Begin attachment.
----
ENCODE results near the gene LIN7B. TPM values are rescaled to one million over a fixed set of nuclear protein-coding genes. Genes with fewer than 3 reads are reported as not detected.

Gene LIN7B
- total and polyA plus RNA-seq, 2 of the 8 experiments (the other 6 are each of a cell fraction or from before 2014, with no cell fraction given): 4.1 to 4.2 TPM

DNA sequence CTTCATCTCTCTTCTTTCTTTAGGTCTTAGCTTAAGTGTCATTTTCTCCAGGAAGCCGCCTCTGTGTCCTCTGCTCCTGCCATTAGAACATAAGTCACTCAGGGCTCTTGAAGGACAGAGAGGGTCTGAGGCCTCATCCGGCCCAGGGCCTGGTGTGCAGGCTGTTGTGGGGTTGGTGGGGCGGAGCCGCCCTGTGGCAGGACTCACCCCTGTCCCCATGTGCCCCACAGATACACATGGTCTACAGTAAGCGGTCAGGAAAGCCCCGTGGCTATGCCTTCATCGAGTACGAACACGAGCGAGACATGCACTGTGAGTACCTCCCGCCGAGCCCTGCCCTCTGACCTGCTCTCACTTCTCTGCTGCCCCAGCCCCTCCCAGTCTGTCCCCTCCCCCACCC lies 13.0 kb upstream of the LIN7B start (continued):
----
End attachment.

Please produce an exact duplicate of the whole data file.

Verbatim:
ENCODE results near the gene LIN7B. TPM values are rescaled to one million over a fixed set of nuclear protein-coding genes. Genes with fewer than 3 reads are reported as not detected.

Gene LIN7B
- total and polyA plus RNA-seq, 2 of the 8 experiments (the other 6 are each of a cell fraction or from before 2014, with no cell fraction given): 4.1 to 4.2 TPM

DNA sequence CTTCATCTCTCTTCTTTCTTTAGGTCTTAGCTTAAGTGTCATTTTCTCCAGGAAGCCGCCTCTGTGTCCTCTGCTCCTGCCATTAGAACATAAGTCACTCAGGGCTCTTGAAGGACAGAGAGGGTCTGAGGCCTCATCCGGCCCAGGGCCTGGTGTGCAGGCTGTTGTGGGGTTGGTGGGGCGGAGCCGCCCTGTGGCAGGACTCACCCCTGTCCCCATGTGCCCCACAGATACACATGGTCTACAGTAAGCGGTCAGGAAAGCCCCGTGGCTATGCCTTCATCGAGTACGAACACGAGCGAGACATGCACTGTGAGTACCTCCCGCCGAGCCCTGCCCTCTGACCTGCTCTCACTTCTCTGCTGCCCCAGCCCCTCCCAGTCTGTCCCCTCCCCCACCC lies 13.0 kb upstream of the LIN7B start (continued):